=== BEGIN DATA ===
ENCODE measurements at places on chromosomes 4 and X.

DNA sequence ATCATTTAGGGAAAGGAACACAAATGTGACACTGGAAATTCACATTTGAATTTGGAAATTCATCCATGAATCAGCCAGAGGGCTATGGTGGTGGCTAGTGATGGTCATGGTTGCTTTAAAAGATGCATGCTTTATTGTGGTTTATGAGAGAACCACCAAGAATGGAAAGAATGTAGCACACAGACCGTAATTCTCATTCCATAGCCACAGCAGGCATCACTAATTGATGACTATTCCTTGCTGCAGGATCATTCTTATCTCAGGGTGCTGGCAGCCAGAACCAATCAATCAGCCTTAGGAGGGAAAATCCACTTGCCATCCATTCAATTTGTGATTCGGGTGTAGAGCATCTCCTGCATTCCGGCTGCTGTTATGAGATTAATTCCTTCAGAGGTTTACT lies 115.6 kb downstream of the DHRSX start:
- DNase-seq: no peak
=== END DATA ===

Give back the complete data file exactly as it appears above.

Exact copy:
ENCODE measurements at places on chromosomes 4 and X.

DNA sequence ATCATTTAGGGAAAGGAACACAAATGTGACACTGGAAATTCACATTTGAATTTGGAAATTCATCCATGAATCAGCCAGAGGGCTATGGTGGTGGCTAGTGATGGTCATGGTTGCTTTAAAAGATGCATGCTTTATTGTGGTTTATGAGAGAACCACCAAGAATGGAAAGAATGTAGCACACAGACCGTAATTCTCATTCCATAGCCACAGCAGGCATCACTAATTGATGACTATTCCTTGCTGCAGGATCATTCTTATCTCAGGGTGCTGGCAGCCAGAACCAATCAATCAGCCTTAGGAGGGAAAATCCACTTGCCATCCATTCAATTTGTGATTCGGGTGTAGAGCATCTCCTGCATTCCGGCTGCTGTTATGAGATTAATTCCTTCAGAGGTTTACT lies 115.6 kb downstream of the DHRSX start:
- DNase-seq: no peak